I’ve really embraced the custom of eating fried foods to celebrate Hanukkah. A few weeks ago, we started planning a menu for a party we would be hosting. Of course, doughnuts needed to be on that menu, and I chose one of the recipes from Bouchon Bakery to make.
Errata note: The recipe in some editions of the book, as well as in the copy I linked to, contain an error in the measurement of the butter. One batch of doughnut dough should have 57 grams of butter, not 5 grams.
To feed our crowd, I decided it would be best to make two batches. I wondered whether I would be able to do it on session, since the dough needs to be kneaded in a mixer for 30 minutes. Despite the instructions, my dough wasn’t sticky at all, and easily cleared the bowl and became quite stiff. The mixer itself got really hot, so I made one batch in the morning, and another in the evening. Make sure your butter is soft, and don’t try to quickly soften it in the microwave unless you’re really careful. Butter won’t incorporate nicely into the stiff dough if it’s partially melted.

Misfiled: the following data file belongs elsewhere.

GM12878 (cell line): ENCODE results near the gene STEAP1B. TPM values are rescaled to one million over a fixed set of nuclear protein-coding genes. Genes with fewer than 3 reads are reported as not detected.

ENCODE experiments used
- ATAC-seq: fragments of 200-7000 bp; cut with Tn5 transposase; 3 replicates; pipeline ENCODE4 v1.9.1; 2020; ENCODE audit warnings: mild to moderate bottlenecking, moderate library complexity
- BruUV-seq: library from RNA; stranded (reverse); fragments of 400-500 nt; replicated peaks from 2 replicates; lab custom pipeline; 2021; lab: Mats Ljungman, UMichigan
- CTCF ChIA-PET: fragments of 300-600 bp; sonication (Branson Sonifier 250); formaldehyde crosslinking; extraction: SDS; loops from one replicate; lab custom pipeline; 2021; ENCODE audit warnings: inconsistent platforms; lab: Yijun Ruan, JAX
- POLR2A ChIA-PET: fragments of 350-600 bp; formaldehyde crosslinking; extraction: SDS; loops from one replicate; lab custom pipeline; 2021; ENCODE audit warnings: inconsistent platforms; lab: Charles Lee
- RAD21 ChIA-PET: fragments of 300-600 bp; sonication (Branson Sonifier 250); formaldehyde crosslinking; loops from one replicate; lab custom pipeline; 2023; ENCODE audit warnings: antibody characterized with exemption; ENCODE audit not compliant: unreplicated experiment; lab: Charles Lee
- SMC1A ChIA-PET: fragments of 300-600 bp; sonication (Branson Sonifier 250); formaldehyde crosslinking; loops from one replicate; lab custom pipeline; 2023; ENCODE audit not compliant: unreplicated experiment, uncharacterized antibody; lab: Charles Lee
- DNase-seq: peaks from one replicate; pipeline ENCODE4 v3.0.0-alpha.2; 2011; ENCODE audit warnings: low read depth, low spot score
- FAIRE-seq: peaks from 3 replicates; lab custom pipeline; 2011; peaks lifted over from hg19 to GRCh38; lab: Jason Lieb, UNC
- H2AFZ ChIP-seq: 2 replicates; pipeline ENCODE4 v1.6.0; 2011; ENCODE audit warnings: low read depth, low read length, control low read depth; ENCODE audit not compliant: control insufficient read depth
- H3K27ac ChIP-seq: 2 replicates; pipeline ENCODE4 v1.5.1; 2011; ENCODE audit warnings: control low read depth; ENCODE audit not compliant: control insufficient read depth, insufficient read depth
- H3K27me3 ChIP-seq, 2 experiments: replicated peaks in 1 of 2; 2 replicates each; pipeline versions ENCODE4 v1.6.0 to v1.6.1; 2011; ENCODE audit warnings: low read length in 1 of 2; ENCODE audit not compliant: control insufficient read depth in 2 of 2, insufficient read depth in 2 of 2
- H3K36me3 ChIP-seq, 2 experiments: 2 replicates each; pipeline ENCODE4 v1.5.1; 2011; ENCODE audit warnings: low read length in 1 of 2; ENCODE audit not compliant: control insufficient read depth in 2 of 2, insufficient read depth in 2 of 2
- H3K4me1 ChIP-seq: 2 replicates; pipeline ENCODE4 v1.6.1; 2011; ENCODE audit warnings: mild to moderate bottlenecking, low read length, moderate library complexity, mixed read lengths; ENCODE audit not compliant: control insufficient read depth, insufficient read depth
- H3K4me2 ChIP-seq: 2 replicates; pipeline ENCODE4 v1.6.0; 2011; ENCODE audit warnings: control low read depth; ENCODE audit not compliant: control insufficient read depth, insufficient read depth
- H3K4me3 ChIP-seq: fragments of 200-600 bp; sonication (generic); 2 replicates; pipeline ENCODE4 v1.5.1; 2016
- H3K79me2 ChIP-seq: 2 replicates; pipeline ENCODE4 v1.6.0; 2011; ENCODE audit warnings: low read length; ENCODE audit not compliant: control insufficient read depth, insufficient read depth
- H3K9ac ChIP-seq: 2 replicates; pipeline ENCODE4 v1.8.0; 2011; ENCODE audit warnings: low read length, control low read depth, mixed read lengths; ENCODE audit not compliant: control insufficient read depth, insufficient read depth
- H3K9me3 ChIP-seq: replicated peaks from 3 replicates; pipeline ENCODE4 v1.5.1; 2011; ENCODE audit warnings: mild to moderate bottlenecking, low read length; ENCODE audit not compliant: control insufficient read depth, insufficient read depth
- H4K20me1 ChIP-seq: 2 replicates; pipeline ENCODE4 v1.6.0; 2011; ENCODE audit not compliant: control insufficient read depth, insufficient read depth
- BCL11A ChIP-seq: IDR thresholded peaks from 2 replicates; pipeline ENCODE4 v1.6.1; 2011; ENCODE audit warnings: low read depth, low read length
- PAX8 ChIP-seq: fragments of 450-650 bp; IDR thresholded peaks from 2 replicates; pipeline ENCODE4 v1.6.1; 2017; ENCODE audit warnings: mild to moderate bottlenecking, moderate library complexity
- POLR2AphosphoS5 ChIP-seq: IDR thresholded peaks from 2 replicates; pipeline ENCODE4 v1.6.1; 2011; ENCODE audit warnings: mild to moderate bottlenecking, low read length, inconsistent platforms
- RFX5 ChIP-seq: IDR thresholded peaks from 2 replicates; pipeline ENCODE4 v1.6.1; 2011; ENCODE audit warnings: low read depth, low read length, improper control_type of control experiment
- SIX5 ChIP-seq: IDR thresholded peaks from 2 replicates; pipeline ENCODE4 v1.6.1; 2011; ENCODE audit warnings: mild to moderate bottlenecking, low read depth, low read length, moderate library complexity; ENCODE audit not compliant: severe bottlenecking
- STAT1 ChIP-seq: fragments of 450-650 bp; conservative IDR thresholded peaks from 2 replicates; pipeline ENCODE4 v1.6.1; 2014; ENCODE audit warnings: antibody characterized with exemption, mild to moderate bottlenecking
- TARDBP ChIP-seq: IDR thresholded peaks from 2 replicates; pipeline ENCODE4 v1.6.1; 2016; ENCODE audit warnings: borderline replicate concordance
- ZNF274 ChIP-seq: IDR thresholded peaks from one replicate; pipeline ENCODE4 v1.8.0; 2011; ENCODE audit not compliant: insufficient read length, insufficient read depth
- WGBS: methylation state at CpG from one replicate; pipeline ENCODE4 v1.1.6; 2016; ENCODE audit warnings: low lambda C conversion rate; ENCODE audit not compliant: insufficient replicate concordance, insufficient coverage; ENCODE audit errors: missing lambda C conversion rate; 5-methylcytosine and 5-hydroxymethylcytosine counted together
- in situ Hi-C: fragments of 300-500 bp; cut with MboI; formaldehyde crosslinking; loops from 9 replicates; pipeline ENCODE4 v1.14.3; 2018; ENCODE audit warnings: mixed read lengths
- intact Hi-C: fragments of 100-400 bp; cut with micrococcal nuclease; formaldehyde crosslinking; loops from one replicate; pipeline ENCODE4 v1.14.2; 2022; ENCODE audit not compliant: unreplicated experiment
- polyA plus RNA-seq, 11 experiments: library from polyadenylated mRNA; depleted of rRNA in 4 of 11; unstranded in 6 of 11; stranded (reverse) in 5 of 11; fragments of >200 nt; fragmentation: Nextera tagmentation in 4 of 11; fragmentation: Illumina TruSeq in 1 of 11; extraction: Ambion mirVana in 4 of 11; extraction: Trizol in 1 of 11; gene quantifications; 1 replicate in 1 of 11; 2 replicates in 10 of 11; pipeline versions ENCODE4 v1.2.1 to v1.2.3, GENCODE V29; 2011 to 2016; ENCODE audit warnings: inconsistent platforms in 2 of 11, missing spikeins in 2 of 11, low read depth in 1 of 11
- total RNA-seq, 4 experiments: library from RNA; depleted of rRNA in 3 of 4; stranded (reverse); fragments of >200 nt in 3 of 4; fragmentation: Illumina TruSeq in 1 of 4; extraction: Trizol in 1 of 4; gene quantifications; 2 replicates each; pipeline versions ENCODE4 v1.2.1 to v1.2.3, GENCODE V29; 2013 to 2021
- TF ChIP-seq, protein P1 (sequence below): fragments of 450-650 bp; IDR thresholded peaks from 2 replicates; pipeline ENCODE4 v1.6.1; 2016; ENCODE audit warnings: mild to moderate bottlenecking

After folding, resting and chilling the dough, I rolled it out and cut it into discs. The standard yield for the recipe is ten, 3-inch doughnuts, but we decided to use 2-inch cutters for a more manageable snack. Following the instructions on freezing unbaked brioche pastries, I froze the individual pucks on a sheet pan, then put them in a freezer bag once they were hard.
A few days later, on the morning of the party, I took out the frozen doughnuts, spacing them on a parchment-lined baking sheet, and covered them with plastic wrap to let them slowly proof. This took about 4 hours.
In a Dutch oven filled with about 2 inches of canola oil, I heated it until the temperature was a steady 335°F. Not all of the doughnuts were perfectly cylindrical: as they expanded in the hot oil, one side would rise more than the other. I used tongs to flip the fried dough so that it would brown evenly.
Once all the doughnuts were cooked, I set them outside briefly to cool completely, before my helpers filled them with cherry jam. Using the piping bag was messy, as we pureed a jar of cherry preserves causing the filling to be very runny. It was also difficult to create a large enough cavity to pipe enough jam inside. In the end, the best technique was to poke a hole in the top of the doughnut, so that gravity would keep the jam from spilling out (thanks Steph!).
The verdict? I found these doughnuts to be way too dense. The brioche base should have made for a very soft doughnut. Maybe the smaller size meant I should have fried them for a shorter duration, or maybe the gluten was over-developed. In any case, fried dough is still enjoyable, slathered with whipped cream and extra jam. Leftovers were much better if you microwaved them for a little bit.